Growing up, did you have band posters hanging on your walls? How does it feel to know that your creations adorn the walls of dedicated fans?
I didn’t have many growing up, actually. Well, not in the sense of what I create now. I had a lot of the crappy, folded up 12×18 glossy promo flyers that were ripped down from seeing bands I loved. I still have my Girls Against Boys “Live at the Middle East” poster that someone Sharpied “If you don’t see them, you suck” in the corner. That was a killer show. They covered “She’s Lost Control” and absolutely slayed. It was a bucket list goal when I got to design a poster for them.
I had a lot of comic book posters, posters my father and uncle would get me from the Boston Art Museum, and a few, um, “art prints” featuring women like Sherilyn Fenn from Twin Peaks. Hey, I lived in the middle-of-nowhere Massachusetts.
With the lack of people buying physical music, a lot of people buy music posters to replace staring at album covers. There are a few people I know who have amassed a HUGE collection of my posters. I have a friend in Germany, who now resides in London, who hung about 12 of my posters in her office at a pharmaceutical company. I also know a manager for Metallica is hanging a Bouncing Souls poster in her office. I wonder how Lars feels about that, the art collector he is….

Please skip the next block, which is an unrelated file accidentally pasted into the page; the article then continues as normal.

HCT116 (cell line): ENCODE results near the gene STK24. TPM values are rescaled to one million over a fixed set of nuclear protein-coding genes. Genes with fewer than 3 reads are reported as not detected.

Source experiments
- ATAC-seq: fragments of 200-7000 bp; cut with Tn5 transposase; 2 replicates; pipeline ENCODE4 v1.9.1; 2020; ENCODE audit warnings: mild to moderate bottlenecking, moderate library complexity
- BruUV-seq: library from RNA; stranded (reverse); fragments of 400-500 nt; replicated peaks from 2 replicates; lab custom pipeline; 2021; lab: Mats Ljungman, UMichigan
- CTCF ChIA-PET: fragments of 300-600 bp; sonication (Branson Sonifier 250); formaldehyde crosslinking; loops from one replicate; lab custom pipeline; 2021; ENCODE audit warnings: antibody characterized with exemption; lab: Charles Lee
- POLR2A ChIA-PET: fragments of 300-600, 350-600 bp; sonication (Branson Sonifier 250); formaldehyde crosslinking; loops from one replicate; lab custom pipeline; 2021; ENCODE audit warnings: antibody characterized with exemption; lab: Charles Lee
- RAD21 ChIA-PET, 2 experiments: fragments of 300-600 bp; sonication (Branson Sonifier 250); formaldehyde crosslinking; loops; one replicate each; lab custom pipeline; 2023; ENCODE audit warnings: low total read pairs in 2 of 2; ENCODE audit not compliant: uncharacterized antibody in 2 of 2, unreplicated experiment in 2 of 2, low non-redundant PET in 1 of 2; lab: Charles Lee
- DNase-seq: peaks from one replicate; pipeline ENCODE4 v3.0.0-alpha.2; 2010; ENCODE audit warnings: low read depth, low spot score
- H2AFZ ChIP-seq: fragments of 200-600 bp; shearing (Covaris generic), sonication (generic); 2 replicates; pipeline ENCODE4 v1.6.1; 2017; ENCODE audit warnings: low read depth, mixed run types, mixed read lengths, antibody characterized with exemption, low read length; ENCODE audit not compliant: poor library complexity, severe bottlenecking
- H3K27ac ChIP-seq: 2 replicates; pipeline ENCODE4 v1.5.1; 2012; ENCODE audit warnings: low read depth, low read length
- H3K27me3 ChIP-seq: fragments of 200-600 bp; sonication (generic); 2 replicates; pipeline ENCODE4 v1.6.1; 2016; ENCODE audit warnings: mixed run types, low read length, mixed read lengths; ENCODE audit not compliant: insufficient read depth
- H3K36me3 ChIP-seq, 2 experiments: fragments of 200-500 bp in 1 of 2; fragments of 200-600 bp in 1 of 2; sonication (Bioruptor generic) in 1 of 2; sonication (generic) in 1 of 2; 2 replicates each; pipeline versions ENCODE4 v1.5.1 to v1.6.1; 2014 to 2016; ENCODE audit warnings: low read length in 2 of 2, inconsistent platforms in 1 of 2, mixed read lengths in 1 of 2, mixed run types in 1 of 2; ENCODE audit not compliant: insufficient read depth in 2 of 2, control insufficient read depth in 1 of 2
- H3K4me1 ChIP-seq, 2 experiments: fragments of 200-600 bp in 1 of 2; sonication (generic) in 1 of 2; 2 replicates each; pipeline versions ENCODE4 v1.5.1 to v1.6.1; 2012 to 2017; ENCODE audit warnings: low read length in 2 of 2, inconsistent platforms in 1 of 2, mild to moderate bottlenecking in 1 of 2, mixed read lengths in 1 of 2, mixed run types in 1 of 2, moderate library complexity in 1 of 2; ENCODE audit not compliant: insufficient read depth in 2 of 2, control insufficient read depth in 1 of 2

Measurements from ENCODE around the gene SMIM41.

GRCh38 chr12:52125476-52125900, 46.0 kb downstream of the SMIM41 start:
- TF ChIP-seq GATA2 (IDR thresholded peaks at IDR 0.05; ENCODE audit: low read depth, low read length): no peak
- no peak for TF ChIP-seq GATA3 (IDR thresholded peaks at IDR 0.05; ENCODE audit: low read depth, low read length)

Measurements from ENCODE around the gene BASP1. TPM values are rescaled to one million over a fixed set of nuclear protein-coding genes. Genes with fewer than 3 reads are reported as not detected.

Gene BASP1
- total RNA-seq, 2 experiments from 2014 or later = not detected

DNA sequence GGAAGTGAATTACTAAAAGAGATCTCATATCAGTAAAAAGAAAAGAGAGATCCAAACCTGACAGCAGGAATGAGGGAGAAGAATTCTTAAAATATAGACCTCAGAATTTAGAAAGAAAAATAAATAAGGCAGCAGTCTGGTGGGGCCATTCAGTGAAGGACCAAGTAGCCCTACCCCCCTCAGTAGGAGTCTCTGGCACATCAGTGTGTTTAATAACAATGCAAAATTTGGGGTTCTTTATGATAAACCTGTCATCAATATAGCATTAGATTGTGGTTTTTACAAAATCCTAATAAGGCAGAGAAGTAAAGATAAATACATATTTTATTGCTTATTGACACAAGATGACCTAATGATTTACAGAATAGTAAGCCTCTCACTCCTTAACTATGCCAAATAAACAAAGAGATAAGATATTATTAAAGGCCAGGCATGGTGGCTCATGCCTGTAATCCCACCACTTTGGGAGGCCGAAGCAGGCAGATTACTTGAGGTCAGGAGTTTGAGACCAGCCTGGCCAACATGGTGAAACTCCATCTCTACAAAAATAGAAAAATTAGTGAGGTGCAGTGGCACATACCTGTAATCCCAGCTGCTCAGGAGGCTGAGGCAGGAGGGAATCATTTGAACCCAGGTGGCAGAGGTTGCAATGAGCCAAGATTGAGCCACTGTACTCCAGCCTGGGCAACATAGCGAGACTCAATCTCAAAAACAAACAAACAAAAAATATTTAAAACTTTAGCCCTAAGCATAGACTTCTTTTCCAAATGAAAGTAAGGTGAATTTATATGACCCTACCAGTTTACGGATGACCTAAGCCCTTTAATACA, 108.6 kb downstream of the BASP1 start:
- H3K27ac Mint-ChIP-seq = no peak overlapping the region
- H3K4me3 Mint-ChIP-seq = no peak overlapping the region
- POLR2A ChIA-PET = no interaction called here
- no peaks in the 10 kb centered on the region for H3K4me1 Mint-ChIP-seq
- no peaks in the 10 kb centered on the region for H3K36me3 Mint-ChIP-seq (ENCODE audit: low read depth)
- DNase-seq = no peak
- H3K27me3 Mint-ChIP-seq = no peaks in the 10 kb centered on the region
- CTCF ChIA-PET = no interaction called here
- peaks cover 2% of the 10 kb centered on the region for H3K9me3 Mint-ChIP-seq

I recognize names when I am sending out orders and always try to add something extra for everyone. It is such an honor to be included in these people’s lives. The insane part are the people who get my designs tattooed onto themselves. WOW. The fact someone would desecrate their skin with my work…mind blowing. My favorite story is a gentleman who went to get my Gaslight Anthem image tattooed in Neptune, NJ and ended up sitting next to the singer who was also getting inked. Or, the stellar PhD candidate who lives in Sweden who had to get my design tattooed on her. She makes my artwork look so much better than it really is.